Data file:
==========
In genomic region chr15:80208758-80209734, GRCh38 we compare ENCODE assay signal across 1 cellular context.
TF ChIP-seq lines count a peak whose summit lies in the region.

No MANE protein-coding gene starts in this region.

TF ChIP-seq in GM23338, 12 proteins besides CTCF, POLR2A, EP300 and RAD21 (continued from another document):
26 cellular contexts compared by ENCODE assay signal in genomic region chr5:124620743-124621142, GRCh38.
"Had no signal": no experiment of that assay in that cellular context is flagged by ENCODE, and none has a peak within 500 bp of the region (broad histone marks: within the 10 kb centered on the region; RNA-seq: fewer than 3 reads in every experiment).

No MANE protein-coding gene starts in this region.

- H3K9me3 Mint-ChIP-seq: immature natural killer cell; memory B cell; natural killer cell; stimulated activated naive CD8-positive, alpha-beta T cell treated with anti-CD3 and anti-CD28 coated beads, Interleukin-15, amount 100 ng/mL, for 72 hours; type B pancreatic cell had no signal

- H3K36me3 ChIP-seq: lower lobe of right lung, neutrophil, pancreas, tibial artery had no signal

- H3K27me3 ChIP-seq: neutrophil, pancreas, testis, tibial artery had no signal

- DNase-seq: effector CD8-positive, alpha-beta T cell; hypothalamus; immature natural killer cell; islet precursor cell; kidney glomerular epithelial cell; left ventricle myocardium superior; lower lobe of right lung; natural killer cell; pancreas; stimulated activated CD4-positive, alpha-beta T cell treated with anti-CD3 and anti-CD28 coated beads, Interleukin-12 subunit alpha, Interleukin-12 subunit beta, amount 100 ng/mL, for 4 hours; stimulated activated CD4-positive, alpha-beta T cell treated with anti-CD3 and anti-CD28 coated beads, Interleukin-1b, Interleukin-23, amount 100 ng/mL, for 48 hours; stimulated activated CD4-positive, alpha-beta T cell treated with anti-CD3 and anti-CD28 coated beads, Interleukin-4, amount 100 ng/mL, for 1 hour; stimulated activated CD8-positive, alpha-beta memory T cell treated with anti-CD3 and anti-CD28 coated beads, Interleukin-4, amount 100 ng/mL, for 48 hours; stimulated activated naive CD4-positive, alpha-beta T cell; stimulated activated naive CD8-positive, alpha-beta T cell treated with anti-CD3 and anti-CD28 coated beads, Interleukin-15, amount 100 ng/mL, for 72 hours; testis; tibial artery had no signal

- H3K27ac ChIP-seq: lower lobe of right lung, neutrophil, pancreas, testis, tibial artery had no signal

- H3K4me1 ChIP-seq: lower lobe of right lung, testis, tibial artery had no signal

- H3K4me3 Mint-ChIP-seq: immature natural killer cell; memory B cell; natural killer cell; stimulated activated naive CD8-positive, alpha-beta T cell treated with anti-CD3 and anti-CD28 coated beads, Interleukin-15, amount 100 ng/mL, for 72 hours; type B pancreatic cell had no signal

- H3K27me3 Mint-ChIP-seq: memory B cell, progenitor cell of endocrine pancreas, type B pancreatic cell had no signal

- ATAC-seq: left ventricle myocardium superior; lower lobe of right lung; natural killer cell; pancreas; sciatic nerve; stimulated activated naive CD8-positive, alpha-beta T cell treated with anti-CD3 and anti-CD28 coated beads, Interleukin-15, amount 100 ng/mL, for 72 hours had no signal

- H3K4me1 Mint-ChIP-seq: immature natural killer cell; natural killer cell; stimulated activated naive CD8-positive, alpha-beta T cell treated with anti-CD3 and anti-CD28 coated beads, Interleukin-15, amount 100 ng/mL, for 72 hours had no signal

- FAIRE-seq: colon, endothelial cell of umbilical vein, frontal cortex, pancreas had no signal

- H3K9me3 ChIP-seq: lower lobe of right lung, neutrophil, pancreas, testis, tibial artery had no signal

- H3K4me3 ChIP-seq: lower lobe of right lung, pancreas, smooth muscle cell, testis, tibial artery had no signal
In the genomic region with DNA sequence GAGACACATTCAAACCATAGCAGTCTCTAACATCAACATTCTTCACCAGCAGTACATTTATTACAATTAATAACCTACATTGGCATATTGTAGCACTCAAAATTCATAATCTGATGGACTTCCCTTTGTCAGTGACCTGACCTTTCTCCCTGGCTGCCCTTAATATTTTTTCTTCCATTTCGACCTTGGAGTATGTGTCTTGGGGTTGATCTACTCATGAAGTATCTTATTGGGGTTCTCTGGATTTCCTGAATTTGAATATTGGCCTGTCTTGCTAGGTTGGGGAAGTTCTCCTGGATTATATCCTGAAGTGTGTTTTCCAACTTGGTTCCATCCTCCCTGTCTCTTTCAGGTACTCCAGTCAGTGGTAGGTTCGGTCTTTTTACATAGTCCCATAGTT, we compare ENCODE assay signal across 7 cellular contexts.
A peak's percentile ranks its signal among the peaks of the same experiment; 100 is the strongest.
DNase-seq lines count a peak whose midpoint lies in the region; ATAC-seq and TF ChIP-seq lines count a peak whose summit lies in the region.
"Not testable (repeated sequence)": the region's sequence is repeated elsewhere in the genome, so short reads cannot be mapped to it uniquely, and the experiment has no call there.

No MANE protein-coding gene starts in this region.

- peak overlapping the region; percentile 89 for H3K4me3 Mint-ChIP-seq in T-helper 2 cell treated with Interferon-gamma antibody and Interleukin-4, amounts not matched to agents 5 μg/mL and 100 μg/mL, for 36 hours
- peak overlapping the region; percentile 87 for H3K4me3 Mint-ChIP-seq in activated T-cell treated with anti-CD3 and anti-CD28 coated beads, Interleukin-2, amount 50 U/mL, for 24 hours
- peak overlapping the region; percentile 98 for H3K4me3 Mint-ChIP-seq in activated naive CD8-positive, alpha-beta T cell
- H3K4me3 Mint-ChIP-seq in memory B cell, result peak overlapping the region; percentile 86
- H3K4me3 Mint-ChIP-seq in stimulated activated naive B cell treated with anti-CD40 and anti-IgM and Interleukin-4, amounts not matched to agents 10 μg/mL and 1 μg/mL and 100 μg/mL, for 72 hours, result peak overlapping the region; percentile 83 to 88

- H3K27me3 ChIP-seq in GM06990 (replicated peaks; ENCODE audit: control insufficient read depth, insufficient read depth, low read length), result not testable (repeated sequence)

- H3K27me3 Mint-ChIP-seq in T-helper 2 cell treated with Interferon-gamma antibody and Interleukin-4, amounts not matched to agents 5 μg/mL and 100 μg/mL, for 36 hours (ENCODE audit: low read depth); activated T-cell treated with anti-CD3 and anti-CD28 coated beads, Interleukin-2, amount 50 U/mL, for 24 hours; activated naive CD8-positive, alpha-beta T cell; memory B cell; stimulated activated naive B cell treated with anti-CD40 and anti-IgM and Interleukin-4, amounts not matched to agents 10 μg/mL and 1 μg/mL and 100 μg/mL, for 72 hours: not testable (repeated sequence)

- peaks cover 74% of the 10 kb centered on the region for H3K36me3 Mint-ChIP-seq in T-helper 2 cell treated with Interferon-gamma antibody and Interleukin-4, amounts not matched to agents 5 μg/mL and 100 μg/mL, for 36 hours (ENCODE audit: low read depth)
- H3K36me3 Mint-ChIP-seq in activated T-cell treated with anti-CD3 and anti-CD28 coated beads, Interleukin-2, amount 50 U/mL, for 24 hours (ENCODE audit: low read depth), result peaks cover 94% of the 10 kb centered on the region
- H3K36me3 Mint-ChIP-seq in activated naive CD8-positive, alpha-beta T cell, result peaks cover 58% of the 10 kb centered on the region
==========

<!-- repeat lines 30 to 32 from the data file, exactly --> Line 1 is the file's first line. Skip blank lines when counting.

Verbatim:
- H3K4me3 Mint-ChIP-seq in stimulated activated naive B cell treated with anti-CD40 and anti-IgM and Interleukin-4, amounts not matched to agents 10 μg/mL and 1 μg/mL and 100 μg/mL, for 72 hours, result peak overlapping the region; percentile 83 to 88

- H3K27me3 ChIP-seq in GM06990 (replicated peaks; ENCODE audit: control insufficient read depth, insufficient read depth, low read length), result not testable (repeated sequence)

- H3K27me3 Mint-ChIP-seq in T-helper 2 cell treated with Interferon-gamma antibody and Interleukin-4, amounts not matched to agents 5 μg/mL and 100 μg/mL, for 36 hours (ENCODE audit: low read depth); activated T-cell treated with anti-CD3 and anti-CD28 coated beads, Interleukin-2, amount 50 U/mL, for 24 hours; activated naive CD8-positive, alpha-beta T cell; memory B cell; stimulated activated naive B cell treated with anti-CD40 and anti-IgM and Interleukin-4, amounts not matched to agents 10 μg/mL and 1 μg/mL and 100 μg/mL, for 72 hours: not testable (repeated sequence)